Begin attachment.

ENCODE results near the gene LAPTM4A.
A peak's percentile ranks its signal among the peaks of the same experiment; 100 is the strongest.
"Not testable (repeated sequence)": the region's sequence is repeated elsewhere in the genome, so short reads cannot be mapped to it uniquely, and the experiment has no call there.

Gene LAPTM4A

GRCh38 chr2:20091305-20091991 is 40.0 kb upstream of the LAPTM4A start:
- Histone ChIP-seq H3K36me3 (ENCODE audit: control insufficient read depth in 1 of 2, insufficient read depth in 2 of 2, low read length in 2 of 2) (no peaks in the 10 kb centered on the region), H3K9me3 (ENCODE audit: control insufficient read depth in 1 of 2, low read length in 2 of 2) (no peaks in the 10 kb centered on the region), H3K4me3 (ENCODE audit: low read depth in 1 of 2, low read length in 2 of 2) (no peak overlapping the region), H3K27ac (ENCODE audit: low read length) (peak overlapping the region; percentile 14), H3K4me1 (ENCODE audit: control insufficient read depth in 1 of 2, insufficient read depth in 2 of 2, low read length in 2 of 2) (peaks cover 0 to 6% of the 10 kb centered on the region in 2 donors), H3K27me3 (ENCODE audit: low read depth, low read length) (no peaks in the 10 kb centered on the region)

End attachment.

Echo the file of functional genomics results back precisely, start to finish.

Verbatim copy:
ENCODE results near the gene LAPTM4A.
A peak's percentile ranks its signal among the peaks of the same experiment; 100 is the strongest.
"Not testable (repeated sequence)": the region's sequence is repeated elsewhere in the genome, so short reads cannot be mapped to it uniquely, and the experiment has no call there.

Gene LAPTM4A

GRCh38 chr2:20091305-20091991 is 40.0 kb upstream of the LAPTM4A start:
- Histone ChIP-seq H3K36me3 (ENCODE audit: control insufficient read depth in 1 of 2, insufficient read depth in 2 of 2, low read length in 2 of 2) (no peaks in the 10 kb centered on the region), H3K9me3 (ENCODE audit: control insufficient read depth in 1 of 2, low read length in 2 of 2) (no peaks in the 10 kb centered on the region), H3K4me3 (ENCODE audit: low read depth in 1 of 2, low read length in 2 of 2) (no peak overlapping the region), H3K27ac (ENCODE audit: low read length) (peak overlapping the region; percentile 14), H3K4me1 (ENCODE audit: control insufficient read depth in 1 of 2, insufficient read depth in 2 of 2, low read length in 2 of 2) (peaks cover 0 to 6% of the 10 kb centered on the region in 2 donors), H3K27me3 (ENCODE audit: low read depth, low read length) (no peaks in the 10 kb centered on the region)